Command
Purpose

Step 1 

Router(config)# voice-port 
{slot|port]:ds0-group

For the Cisco 2600 series router's digital voice ports, enters voice port configuration mode.

Step 2 

Router(config-voiceport)# connection trunk 
destination-string [answer-mode]

Configures the trunk connection, specifying the telephone number in the destination-string.

For AAL2-trunk permanent calls, the voice port at one end must be the call initiator (master) and the voice port at the other end is normally the call answerer (slave). By default, voice ports operate in master mode. Enter the answer-mode keyword to specify that a voice port should operate in slave mode.

Step 3 

Router(config-voiceport)# shutdown

Shuts down the voice port.

Step 4 

Router(config-voiceport)# no shutdown

Reactivates the voice port to enable the trunk connection to take effect.

Step 5 

Router(config-voiceport)# exit

Exits voice-port configuration mode.


Note Every time you enter the connection trunk or no connection trunk command, or make any changes to VoATM dial peers, you must toggle the corresponding voice port (by entering shutdown, then no shutdown) to activate the changes.


Verifying Your Configuration

You can check the validity of your dial-peer and voice-port configurations by performing the following tasks:

If you have relatively few dial peers configured, you can use the show dial-peer voice command to verify that the data configured is correct.

To show the status of the voice ports, use the show voice port command.

To show the trunk status for all trunks, use the show voice call summary command.

To show the current status of all DSP voice channels, use the show voice dsp command.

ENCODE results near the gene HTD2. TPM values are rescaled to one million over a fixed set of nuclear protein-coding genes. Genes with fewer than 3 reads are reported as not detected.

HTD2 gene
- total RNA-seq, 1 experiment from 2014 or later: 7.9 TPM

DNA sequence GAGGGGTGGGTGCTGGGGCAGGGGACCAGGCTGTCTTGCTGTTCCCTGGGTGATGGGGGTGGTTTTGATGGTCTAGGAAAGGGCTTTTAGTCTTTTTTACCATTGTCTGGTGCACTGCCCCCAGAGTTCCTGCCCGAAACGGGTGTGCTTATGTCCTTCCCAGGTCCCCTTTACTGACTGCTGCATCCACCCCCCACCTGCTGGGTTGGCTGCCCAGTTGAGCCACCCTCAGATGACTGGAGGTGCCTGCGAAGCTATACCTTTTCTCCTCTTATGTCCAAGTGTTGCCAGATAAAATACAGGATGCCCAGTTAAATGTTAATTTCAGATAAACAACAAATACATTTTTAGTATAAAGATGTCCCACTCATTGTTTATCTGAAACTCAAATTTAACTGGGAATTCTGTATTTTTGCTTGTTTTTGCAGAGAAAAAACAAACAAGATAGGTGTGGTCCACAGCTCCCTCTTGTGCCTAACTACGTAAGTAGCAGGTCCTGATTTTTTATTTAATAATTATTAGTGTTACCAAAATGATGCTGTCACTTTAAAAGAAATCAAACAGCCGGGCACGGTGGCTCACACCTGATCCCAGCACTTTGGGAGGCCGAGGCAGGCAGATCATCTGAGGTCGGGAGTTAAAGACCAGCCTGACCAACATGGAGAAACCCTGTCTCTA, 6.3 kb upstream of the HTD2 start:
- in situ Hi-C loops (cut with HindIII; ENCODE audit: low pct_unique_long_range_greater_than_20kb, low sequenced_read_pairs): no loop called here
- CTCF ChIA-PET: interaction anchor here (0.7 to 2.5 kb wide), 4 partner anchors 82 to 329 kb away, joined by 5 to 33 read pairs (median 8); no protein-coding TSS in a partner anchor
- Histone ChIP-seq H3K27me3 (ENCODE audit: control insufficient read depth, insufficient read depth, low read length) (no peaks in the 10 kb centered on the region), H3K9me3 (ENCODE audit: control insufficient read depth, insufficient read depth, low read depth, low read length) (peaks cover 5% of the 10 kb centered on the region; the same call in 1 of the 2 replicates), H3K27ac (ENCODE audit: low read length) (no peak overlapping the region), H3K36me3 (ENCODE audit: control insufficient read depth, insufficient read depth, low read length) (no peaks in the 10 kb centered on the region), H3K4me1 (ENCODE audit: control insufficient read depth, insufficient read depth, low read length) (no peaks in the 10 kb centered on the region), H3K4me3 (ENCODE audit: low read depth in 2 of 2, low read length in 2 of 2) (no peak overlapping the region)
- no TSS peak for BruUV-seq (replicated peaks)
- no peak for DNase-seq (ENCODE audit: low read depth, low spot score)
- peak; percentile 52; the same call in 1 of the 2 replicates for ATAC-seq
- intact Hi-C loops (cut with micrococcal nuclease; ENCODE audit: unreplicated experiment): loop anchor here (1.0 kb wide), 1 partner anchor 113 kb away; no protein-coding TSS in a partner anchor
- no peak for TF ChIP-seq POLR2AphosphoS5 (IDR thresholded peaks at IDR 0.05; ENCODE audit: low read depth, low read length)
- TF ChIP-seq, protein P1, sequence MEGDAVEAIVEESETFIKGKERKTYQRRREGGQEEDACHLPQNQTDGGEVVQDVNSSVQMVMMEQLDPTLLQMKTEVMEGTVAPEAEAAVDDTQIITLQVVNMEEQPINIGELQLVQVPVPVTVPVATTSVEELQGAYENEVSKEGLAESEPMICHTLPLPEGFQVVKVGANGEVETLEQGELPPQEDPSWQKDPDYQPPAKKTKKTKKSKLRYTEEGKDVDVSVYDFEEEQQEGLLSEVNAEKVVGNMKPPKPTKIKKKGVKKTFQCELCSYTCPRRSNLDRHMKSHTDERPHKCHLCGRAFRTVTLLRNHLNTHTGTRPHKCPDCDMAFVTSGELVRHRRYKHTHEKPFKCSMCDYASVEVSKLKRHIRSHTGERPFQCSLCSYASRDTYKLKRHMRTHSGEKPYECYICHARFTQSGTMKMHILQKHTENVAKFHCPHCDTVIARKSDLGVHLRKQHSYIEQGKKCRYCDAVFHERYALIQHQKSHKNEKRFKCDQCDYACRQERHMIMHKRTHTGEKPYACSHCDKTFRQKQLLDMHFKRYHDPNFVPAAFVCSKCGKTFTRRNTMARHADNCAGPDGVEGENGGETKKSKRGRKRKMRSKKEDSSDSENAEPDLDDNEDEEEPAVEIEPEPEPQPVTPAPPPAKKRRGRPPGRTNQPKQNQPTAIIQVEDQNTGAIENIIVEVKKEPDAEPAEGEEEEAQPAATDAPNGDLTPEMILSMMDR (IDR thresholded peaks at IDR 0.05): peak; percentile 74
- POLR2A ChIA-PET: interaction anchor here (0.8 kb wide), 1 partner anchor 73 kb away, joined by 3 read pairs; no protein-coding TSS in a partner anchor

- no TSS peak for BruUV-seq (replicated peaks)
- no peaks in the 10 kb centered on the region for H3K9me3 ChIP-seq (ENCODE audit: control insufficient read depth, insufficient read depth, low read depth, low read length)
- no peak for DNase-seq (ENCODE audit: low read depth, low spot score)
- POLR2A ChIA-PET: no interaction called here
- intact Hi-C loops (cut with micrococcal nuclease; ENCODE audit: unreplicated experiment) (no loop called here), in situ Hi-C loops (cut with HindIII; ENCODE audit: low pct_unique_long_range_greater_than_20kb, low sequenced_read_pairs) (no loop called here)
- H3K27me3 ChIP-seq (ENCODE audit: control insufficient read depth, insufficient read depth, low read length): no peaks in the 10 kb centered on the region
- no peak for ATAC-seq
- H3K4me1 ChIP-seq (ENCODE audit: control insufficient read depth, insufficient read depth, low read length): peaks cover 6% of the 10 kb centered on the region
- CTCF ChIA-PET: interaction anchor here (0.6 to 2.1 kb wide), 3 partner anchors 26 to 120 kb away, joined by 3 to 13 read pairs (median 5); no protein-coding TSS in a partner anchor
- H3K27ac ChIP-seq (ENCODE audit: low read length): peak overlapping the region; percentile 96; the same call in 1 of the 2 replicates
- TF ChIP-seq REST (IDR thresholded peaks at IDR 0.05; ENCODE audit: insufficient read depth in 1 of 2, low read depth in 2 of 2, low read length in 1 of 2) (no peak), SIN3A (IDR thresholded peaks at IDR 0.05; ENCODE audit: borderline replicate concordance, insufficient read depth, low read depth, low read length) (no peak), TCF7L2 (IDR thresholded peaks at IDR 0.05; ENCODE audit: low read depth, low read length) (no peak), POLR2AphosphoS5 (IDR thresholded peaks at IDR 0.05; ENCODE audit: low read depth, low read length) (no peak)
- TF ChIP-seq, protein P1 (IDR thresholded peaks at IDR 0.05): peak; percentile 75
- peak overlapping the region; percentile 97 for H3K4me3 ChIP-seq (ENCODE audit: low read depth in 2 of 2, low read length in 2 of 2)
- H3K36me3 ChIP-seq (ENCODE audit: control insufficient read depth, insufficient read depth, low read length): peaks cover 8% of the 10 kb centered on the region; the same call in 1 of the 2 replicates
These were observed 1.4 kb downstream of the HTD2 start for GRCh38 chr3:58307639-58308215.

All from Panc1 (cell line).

Enter the show atm pvc vpi/vci command; this should display CID-level statistics.

Troubleshooting Tips

If you are having trouble connecting a call and you suspect that the problem is associated with the dial-peer configuration, you can try to resolve the problem by performing the following tasks:

Use the show dial-peer voice command on the local and remote routers to verify that the data is configured correctly on both.

Use the show interface command to verify that the ATM interface is up.

Make sure that the voice port and controller are set to no shutdown.

Configuration Examples

The configuration examples in this section include the following:

Sample Configuration for VoATM at AAL5

Sample Configuration for VoATM at AAL2

Cisco 2600 Configuration at End A

Cisco 2600 Configuration at End B


Note Hostnames and IP addresses in these examples are fictitious.


Sample Configuration for VoATM at AAL5


version 12.2
service timestamps debug uptime
service timestamps log uptime
no service password-encryption
!
hostname aal5-test
!
!
!
no ip subnet-zero
no ip routing
ip wccp version 2
ip host keyer-ultra 172.31.20.62
!
!
!
dial-control-mib max-size 500
!
process-max-time 200
!
interface Ethernet0/0
 ip address 172.28.129.54 255.255.255.192
 ip helper-address 172.31.20.62
 no ip directed-broadcast